Pro-North Web sites on foreign servers increase

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Pro-North Web sites on foreign servers increase

The number of Korean-language Web sites praising North Korea with servers abroad - and out of domestic authorities’ reach - is on the rise, according to a National Police Agency report released yesterday.

Since 2000, police have detected a total of 127 Web sites praising the North with servers in foreign countries and blocked access to 88 of them, the report said. The number of sites detected rose year by year, from nine in 2008 to 10 in 2009, 16 in 2010 and 22 as of October. Fifty-three sites had their servers in the United States, followed by 29 in Japan and 19 in China. The agency detected five sites with servers in North Korea.

Police said that the sites’ managers seemed to be attempting to evade domestic law by installing servers in foreign countries. And if site operators are outside of the country, police cannot charge them under current law.

From 2010, police also started to crack down on accounts from social networking services and found 33 accounts with pro-North messages in 2010 and 186 this year. All of the accounts were blocked under the National Security Law.

So far, police have blocked 292 Internet cafes, personal Web pages on South Korean portal sites such as Daum or Naver, on which members uploaded video clips or photos praising the North Korean regime. Police have deleted approximately 170,000 posts from the Internet communities so far and have charged 195 people for uploading these posts.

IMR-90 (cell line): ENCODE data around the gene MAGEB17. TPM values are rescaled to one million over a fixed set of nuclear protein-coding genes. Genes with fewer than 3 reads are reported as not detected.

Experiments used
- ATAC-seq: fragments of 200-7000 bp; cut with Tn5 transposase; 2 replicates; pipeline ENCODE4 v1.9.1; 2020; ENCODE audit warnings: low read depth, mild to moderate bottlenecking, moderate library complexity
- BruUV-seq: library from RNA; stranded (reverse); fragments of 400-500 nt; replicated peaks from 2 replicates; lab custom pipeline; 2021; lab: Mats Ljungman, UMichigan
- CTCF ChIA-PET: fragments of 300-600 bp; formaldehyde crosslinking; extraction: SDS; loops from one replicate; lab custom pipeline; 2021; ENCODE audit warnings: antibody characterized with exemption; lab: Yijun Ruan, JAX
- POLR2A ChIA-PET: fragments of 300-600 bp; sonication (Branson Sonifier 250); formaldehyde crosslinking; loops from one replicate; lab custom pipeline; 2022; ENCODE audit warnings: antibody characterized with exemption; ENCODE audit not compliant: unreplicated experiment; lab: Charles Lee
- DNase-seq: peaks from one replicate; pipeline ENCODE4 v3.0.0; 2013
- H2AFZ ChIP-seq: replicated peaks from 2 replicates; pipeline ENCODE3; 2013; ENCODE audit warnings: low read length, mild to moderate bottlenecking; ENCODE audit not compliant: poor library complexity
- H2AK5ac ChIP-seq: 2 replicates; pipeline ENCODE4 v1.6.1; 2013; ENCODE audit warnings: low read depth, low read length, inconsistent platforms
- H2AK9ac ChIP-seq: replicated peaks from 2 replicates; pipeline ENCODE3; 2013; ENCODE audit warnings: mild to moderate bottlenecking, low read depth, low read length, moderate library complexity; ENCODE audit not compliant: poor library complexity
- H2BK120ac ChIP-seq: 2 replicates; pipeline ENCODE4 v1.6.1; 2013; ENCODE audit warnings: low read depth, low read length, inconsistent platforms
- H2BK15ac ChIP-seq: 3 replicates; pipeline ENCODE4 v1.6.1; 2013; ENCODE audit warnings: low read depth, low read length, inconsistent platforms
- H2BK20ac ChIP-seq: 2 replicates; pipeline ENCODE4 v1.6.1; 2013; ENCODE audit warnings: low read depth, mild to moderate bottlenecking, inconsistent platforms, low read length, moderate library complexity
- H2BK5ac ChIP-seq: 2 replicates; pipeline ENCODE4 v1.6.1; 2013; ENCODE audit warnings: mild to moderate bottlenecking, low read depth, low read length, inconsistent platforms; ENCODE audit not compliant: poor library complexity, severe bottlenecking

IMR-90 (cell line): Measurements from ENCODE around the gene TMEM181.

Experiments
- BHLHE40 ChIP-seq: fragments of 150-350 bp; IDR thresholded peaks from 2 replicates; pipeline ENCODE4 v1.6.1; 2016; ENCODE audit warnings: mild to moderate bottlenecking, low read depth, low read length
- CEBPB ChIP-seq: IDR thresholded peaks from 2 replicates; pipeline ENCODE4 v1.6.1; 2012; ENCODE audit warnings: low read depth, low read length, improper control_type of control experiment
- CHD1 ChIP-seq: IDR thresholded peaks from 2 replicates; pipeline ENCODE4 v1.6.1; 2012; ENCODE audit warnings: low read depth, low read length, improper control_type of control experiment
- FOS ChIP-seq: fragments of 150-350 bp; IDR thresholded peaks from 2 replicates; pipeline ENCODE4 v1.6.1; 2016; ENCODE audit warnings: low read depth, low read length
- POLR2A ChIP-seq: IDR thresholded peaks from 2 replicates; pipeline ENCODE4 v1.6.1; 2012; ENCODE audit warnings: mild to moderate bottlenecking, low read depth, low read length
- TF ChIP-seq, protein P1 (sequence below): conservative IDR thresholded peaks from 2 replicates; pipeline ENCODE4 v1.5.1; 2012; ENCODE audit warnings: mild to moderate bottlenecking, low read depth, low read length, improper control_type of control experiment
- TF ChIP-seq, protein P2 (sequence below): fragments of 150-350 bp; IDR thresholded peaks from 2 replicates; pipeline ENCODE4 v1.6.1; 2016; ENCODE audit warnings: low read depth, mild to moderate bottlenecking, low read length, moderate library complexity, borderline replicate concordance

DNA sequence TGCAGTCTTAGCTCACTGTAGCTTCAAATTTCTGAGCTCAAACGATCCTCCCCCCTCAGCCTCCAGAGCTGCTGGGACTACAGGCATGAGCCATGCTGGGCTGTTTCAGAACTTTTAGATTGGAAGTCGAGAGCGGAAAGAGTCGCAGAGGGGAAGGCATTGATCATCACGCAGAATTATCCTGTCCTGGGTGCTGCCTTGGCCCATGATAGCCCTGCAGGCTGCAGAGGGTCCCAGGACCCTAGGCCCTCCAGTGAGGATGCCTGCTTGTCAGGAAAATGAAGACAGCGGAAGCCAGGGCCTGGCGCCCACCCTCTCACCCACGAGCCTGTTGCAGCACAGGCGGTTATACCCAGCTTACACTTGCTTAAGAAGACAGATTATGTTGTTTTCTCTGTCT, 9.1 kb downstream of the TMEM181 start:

Police said they recently closed down two of these Internet cafes that were home to a total of 12,300 pro-North posts and are now investigating 32 members of the two sites on suspicion of praising the North Korean regime.

At least one participant on a Web site shut down by police has taken advocacy efforts offline. A member of the notorious pro-North Web site Sabangsa is now staying on the battered Yeonpyeong Island, spreading propaganda leaflets extolling North Korea to local residents, who are still suffering from the North’s artillery attack there last November.

“While the number of pro-North sites with servers in foreign countries is surging, police and the National Intelligence Service cannot exactly figure out the overall situation,” said Representative Shin Hak-yong of the Democratic Party. “Making the sites off limits is just a temporary action, and police should take fundamental measures against the sites in cooperation with foreign security authorities.”

By Kim Hee-jin []
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